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,ˇˇˇˇSecondly, it would have been senseless to block the passage of men whose whole energy was directed to flight.,ˇˇˇˇIn the vicinity of Bogucharovo were large villages belonging to the crown or to owners whose serfs paid quitrent and could work where they pleased. There were very few resident landlords in the neighborhood and also very few domestic or literate serfs, and in the lives of the peasantry of those parts the mysterious undercurrents in the life of the Russian people, the causes and meaning of which are so baffling to contemporaries, were more clearly and strongly noticeable than among others. One instance, which had occurred some twenty years before, was a movement among the peasants to emigrate to some unknown "warm rivers." Hundreds of peasants, among them the Bogucharovo folk, suddenly began selling their cattle and moving in whole families toward the southeast. As birds migrate to somewhere beyond the sea, so these men with their wives and children streamed to the southeast, to parts where none of them had ever been. They set off in caravans, bought their freedom one by one or ran away, and drove or walked toward the "warm rivers." Many of them were punished, some sent to Siberia, many died of cold and hunger on the road, many returned of their own accord, and the movement died down of itself just as it had sprung up, without apparent reason. But such undercurrents still existed among the people and gathered new forces ready to manifest themselves just as strangely, unexpectedly, and at the same time simply, naturally, and forcibly. Now in 1812, to anyone living in close touch with these people it was apparent that these undercurrents were acting strongly and nearing an eruption.!ˇˇˇˇ"Mamma! What are you saying...".ˇˇˇˇre-entered Paris.,ˇˇˇˇPaulucci and Michaud both attacked Wolzogen simultaneously in French. Armfeldt addressed Pfuel in German. Toll explained to Volkonski in Russian. Prince Andrew listened and observed in silence.,ˇˇˇˇ"Sit down; nonsense! Have a drink!" said Anatole, and filled a large glass of Madeira for him.;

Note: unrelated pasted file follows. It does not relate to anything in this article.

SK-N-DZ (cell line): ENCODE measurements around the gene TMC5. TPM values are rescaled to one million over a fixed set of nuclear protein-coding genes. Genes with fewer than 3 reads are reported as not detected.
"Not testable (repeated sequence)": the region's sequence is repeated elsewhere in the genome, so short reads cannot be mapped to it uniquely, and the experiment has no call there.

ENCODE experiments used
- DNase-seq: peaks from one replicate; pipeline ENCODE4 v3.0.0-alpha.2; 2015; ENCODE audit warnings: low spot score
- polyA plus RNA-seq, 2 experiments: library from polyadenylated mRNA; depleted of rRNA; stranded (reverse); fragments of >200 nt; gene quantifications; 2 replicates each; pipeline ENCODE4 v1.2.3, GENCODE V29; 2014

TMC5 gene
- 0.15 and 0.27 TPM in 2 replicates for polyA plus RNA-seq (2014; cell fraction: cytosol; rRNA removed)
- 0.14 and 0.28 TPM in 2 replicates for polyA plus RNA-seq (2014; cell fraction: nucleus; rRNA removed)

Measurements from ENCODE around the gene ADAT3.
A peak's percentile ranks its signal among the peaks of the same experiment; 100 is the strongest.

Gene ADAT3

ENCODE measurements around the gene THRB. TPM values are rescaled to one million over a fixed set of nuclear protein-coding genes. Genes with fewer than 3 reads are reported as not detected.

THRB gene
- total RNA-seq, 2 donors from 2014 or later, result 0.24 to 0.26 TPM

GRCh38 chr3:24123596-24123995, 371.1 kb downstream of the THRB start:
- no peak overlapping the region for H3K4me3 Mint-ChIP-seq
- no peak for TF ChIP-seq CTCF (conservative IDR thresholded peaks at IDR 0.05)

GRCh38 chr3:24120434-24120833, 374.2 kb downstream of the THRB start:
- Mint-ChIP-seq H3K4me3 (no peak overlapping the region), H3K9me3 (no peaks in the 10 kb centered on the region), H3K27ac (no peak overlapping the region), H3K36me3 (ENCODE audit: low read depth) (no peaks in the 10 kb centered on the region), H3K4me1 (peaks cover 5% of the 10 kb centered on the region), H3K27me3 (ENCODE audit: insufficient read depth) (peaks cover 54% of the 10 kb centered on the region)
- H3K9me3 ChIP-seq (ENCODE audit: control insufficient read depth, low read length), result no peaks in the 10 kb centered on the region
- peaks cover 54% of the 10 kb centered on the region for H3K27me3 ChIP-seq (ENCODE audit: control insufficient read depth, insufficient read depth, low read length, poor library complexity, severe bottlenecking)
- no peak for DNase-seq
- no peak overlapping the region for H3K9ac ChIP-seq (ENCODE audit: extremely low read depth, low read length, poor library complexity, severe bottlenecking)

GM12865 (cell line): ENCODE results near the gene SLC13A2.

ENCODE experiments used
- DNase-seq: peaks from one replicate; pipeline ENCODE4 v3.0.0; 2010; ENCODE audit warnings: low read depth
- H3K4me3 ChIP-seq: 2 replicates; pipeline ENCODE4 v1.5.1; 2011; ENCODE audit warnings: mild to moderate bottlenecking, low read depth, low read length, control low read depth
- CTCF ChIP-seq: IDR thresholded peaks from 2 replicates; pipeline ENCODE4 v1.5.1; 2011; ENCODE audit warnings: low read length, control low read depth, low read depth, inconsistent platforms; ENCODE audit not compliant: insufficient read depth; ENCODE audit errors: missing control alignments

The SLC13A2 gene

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!ˇˇˇˇThis vessel, battered as it was,--for the sea had handled it roughly,-- produced a fine effect as it entered the roads., !ˇˇˇˇIn the past he had never been able to find that great inscrutable infinite something. He had only felt that it must exist somewhere and had looked for it. In everything near and comprehensible he had only what was limited, petty, commonplace, and senseless. He had equipped himself with a mental telescope and looked into remote space, where petty worldliness hiding itself in misty distance had seemed to him great and infinite merely because it was not clearly seen. And such had European life, politics, Freemasonry, philosophy, and philanthropy seemed to him. But even then, at moments of weakness as he had accounted them, his mind had penetrated to those distances and he had there seen the same pettiness, worldliness, and senselessness. Now, however, he had learned to see the great, eternal, and infinite in everything, and therefore- to see it and enjoy its contemplation- he naturally threw away the telescope through which he had till now gazed over men's heads, and gladly regarded the ever-changing, eternally great, unfathomable, and infinite life around him. And the closer he looked the more tranquil and happy he became. That dreadful question, "What for?" which had formerly destroyed all his mental edifices, no longer existed for him. To that question, "What for?" a simple answer was now always ready in his soul: "Because there is a God, that God without whose will not one hair falls from a man's head.",ˇˇˇˇIn practical matters Pierre unexpectedly felt within himself a center of gravity he had previously lacked. Formerly all pecuniary questions, especially requests for money to which, as an extremely wealthy man, he was very exposed, produced in him a state of hopeless agitation and perplexity. "To give or not to give?" he had asked himself. "I have it and he needs it. But someone else needs it still more. Who needs it most? And perhaps they are both impostors?" In the old days he had been unable to find a way out of all these surmises and had given to all who asked as long as he had anything to give. Formerly he had been in a similar state of perplexity with regard to every question concerning his property, when one person advised one thing and another something else....ˇˇˇˇHe had his hat in his hand, and was holding it out to them with a smile.,ˇˇˇˇ"Life is everything. Life is God. Everything changes and moves and that movement is God. And while there is life there is joy in consciousness of the divine. To love life is to love God. Harder and more blessed than all else is to love this life in one's sufferings, in innocent sufferings.",ˇˇˇˇ"You are an ingrate, Enjolras.".